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Volunteer Collectors

This is a great role for anyone who likes driving and meeting people.  You don't need to know about tools, but you will need to know what we can take and what we can't.  For example we'll take garden rakes but not lawn rakes, we'll take computers but not printers.  All this is explained in our Tools Wanted leaflet which we send out to supporters and give to collectors.

The way it works

Collectors are advertised on our main website, where people can enter their postcode to find their nearest collectors.  We only give out your name, nearest town and TWAM email.  If people ring our Ipswich head office we will give out a phone number as that normally means they do not have an email.  We never give out addresses.


People will then contact you direct, by email or phone to let you know what they would like to donate and to arrange for you to either collect or for them to drop it off at your home.  Which option you choose is entirely up to you.  You can decide how far you are willing to travel and this information will be put on the website.  Normally it is between 15-25 miles.


Then at the agreed time you will pop round to collect the tools.  This may be a quick in and out, but sometimes it may be a bereaved wife parting with her husband's precious tools or a family member, mum's treasured sewing machine.  If so, they may appreciate a chat about what we will do with their donation over a cup of tea.  We want to be a compassionate charity and so look for compassionate volunteers.

You will need a shed or part of a garage to store the tools until the TWAM van comes to collect.  

What we offer

Collectors are given a:

  1. TWAM email to use (e.g.:

  2. TWAM branded polo shirt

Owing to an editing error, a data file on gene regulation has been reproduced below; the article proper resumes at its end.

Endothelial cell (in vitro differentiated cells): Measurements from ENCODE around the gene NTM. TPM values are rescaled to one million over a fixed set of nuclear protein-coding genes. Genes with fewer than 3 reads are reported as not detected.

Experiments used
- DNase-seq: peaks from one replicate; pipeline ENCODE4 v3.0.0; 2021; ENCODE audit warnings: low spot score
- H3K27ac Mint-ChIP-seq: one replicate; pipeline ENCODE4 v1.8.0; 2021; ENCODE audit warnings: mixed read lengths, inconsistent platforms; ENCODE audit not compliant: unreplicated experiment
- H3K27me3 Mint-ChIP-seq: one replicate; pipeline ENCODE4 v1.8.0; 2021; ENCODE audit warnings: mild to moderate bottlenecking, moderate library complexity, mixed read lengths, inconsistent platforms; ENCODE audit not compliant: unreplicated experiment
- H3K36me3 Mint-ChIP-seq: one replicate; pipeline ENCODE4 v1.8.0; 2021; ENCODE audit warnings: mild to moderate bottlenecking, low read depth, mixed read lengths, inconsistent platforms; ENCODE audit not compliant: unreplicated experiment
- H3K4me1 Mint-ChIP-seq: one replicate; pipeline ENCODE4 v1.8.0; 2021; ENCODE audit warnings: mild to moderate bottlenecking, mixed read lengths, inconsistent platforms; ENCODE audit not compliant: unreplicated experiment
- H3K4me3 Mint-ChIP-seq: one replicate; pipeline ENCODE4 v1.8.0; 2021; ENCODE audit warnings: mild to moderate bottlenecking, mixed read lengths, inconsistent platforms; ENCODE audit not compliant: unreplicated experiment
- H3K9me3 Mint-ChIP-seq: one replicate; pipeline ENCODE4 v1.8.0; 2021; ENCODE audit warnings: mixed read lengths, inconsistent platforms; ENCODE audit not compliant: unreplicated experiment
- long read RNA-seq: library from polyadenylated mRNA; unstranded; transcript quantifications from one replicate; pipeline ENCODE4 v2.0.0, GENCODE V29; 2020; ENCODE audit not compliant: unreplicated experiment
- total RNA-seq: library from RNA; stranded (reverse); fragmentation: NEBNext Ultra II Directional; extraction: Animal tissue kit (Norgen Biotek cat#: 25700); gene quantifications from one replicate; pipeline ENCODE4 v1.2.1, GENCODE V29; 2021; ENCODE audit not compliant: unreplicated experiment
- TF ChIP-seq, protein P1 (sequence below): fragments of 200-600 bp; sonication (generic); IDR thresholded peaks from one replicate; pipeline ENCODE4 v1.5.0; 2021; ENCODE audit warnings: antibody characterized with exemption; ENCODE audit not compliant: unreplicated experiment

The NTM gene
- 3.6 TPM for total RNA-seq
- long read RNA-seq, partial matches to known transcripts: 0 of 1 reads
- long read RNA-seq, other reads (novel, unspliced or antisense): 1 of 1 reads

3. TWAM identity card 

  4. Volunteer Handbook

  5. Receive a monthly volunteer enewsletter

  6. An invitation to supporter TWAM Days

  7. Up to date leaflets to give out

  8. Reimbursement of travel expenses for longer journeys

Collectors can pop in to any of our Centres, ring up to speak to our office staff if they need resources or have questions and are always welcome at our head office and main Refurbishment Centre.  

We will take your safety seriously and have a Personal Safety and Lone Working Policy to support you.

You can expect to be valued and treated with respect at all times.  

What we expect

In return we expect you to respond to requests from people wanting to donate tools in a timely manner.  This doesn't mean reading your emails every day, but at least twice a week and responding to phone messages as soon as you can.  We understand people are busy and have time away and always point this out to people asking for collections, but we do need the people who are our face-to-face contact to give a good impression.

We expect you to be polite and helpful at all times.  We are a caring charity and want that care to be obvious to all our volunteers and all our supporters.  If people need to talk, we need to listen.  Many of our collectors find this the most rewarding aspect of their role.